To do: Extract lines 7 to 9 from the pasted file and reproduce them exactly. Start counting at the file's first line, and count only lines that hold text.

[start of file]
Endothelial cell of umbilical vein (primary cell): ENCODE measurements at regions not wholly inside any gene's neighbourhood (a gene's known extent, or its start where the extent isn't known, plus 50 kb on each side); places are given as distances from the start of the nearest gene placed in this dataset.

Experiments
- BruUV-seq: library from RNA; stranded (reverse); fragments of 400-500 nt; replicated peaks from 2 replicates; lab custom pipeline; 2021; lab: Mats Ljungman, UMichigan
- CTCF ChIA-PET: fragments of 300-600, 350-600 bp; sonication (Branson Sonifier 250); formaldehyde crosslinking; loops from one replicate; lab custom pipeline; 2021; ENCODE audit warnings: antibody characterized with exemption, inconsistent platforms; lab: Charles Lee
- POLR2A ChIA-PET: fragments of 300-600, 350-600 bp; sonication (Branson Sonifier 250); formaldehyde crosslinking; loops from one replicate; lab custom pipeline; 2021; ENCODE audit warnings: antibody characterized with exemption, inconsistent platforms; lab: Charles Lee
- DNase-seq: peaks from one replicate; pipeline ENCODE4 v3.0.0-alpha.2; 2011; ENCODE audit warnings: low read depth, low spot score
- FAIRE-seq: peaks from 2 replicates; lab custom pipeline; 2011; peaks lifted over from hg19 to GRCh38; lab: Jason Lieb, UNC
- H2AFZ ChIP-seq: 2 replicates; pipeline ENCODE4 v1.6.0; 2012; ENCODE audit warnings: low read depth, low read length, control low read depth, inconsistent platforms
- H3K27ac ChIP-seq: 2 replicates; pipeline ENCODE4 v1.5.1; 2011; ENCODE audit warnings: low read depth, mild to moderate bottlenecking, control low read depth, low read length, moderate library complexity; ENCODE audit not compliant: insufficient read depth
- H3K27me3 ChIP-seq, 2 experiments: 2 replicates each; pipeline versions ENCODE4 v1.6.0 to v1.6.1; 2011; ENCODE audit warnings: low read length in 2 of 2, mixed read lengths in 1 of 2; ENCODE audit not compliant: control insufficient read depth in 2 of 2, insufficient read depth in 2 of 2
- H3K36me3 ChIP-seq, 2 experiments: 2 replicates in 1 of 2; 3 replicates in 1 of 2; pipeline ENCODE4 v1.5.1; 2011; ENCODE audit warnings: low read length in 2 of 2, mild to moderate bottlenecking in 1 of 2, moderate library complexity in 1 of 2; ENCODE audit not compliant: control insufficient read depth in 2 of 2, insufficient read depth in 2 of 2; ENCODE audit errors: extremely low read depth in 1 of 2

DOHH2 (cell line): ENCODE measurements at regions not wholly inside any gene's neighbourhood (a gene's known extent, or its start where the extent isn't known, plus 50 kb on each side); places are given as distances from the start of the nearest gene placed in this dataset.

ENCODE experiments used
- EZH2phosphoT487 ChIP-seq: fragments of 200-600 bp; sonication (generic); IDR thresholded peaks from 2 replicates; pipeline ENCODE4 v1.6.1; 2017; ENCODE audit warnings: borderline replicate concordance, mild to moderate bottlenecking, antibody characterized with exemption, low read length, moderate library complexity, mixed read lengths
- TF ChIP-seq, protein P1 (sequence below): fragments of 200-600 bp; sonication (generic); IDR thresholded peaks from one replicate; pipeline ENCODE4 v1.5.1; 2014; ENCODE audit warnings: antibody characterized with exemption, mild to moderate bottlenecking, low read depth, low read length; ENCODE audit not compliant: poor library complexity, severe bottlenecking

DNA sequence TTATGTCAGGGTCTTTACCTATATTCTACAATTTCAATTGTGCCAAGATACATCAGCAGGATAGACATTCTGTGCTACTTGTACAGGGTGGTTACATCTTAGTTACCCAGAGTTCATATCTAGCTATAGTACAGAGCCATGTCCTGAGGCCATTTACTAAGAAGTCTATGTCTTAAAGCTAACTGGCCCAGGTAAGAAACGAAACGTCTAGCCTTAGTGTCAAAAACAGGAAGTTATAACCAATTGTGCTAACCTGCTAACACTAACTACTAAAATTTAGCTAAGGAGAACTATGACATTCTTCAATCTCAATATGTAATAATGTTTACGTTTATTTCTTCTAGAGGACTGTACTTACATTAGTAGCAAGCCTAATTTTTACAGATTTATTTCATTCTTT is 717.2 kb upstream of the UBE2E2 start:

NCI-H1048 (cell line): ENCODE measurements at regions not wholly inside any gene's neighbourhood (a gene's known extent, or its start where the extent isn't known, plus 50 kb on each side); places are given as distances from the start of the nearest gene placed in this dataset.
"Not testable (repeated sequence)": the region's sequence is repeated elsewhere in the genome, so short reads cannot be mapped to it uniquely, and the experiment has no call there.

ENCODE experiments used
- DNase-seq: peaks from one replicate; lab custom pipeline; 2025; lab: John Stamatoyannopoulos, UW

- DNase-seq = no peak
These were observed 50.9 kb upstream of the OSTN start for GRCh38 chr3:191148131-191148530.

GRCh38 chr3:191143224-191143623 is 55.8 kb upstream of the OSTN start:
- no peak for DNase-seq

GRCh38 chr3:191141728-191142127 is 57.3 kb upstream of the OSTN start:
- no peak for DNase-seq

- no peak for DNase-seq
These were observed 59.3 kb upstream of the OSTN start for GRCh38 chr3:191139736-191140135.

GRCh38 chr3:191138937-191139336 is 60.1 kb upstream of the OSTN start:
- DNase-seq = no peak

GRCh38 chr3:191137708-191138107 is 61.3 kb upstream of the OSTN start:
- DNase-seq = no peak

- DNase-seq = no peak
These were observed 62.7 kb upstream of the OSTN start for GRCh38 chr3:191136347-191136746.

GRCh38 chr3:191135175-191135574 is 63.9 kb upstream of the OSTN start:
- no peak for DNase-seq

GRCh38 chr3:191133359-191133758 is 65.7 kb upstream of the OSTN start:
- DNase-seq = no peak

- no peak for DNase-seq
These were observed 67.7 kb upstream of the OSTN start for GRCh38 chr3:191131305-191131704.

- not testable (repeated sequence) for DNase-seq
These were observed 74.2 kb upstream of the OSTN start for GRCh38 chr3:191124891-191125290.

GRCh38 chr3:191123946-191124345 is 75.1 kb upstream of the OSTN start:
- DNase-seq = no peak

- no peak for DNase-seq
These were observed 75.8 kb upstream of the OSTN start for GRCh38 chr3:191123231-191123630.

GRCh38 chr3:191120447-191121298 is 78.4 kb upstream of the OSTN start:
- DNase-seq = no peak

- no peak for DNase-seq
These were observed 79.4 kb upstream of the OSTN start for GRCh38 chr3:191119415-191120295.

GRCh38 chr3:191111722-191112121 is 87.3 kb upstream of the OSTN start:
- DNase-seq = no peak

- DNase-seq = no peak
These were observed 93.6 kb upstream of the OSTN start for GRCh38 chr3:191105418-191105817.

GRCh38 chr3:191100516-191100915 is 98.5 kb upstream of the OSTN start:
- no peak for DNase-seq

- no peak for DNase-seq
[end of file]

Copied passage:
- FAIRE-seq: peaks from 2 replicates; lab custom pipeline; 2011; peaks lifted over from hg19 to GRCh38; lab: Jason Lieb, UNC
- H2AFZ ChIP-seq: 2 replicates; pipeline ENCODE4 v1.6.0; 2012; ENCODE audit warnings: low read depth, low read length, control low read depth, inconsistent platforms
- H3K27ac ChIP-seq: 2 replicates; pipeline ENCODE4 v1.5.1; 2011; ENCODE audit warnings: low read depth, mild to moderate bottlenecking, control low read depth, low read length, moderate library complexity; ENCODE audit not compliant: insufficient read depth